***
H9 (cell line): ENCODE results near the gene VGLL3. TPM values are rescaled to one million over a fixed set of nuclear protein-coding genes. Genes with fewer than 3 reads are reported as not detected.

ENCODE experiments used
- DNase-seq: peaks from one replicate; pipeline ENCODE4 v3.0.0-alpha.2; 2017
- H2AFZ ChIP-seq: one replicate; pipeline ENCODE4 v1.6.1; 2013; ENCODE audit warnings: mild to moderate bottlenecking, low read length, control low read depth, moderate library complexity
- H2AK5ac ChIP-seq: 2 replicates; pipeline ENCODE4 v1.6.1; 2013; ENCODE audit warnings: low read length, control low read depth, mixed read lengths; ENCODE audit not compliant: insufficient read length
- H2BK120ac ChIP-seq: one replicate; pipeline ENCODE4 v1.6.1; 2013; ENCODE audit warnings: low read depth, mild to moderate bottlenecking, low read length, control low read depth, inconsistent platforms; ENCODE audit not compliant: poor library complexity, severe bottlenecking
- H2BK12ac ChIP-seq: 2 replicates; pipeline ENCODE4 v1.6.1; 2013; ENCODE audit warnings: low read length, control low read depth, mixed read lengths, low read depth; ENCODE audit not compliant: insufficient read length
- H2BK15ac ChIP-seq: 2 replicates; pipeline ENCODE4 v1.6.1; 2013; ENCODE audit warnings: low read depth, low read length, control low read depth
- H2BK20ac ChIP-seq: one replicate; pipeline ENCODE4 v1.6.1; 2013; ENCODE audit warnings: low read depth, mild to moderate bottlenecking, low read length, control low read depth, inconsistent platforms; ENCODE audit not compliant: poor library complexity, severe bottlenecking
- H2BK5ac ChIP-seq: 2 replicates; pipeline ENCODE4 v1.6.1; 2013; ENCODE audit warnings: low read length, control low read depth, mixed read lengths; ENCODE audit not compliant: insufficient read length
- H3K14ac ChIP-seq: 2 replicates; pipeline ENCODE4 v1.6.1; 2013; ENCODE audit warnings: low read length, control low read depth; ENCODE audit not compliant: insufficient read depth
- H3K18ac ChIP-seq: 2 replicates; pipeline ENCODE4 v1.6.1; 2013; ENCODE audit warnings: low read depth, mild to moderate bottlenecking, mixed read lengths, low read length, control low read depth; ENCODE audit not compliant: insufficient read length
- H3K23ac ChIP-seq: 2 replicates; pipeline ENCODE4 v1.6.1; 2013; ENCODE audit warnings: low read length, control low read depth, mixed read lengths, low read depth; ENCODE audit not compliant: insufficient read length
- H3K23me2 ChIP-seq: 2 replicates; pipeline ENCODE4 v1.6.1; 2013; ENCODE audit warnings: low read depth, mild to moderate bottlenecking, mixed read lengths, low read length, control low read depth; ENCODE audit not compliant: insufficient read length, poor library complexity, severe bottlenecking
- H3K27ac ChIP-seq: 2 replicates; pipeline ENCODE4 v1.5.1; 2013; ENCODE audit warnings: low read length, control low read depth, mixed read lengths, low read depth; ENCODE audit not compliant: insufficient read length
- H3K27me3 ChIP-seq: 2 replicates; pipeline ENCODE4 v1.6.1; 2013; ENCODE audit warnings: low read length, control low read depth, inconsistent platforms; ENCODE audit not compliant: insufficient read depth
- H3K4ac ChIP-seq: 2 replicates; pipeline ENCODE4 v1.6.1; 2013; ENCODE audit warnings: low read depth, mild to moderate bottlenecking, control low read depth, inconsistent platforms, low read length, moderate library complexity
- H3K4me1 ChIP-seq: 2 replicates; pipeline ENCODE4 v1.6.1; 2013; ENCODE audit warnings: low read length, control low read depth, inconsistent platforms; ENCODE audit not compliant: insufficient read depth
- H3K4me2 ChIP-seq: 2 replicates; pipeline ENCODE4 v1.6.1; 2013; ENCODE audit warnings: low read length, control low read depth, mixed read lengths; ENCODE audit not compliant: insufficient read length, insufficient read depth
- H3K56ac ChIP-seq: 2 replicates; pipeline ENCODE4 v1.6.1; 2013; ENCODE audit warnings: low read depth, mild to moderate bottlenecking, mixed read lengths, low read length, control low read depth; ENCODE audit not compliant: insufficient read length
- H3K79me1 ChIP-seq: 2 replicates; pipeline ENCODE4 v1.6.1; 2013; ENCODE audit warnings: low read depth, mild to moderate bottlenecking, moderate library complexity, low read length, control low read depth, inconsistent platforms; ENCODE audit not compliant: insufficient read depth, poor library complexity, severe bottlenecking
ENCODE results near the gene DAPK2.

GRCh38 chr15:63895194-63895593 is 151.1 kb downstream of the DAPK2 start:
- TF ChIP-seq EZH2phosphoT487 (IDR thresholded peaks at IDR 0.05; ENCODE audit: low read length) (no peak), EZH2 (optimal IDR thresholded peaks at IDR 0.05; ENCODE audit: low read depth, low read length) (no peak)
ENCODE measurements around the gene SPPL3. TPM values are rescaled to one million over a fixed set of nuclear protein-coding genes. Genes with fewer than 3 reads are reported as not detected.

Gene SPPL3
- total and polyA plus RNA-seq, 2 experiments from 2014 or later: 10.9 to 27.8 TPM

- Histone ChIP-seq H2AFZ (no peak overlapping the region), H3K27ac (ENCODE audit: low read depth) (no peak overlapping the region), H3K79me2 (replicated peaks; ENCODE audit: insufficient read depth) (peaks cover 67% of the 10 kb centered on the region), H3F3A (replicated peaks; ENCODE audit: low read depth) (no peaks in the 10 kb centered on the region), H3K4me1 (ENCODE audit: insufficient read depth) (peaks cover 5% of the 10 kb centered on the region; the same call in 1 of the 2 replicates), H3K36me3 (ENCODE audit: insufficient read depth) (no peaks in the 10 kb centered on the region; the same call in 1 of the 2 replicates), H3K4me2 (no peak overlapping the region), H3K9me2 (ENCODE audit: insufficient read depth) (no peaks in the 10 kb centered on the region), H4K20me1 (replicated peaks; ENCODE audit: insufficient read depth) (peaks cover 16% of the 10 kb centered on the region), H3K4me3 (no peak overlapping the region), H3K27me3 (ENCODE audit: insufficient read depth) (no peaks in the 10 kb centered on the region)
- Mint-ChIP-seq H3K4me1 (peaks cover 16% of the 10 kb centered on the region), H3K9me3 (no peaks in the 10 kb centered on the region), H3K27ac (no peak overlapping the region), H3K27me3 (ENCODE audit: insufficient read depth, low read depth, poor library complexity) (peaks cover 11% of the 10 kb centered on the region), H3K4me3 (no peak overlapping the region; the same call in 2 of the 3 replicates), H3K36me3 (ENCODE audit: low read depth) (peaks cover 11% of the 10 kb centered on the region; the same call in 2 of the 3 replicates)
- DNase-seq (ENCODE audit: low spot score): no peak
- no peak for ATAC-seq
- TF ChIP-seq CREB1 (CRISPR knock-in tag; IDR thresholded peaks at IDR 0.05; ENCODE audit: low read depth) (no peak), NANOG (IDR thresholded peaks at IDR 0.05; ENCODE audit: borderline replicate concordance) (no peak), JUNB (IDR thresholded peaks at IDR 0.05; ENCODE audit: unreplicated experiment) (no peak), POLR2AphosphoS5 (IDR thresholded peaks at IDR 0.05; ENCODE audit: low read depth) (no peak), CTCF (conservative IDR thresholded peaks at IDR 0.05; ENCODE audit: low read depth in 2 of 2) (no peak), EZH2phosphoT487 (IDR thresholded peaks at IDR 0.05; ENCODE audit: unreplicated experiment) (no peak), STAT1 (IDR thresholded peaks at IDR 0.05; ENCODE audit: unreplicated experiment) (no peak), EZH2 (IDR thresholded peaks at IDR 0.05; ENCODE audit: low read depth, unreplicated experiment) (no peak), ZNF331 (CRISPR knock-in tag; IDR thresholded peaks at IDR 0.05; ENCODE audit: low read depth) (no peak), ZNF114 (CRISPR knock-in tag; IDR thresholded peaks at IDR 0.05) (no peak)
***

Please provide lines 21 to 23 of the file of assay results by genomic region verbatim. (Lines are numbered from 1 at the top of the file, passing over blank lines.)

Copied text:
- H3K79me1 ChIP-seq: 2 replicates; pipeline ENCODE4 v1.6.1; 2013; ENCODE audit warnings: low read depth, mild to moderate bottlenecking, moderate library complexity, low read length, control low read depth, inconsistent platforms; ENCODE audit not compliant: insufficient read depth, poor library complexity, severe bottlenecking
ENCODE results near the gene DAPK2.

GRCh38 chr15:63895194-63895593 is 151.1 kb downstream of the DAPK2 start: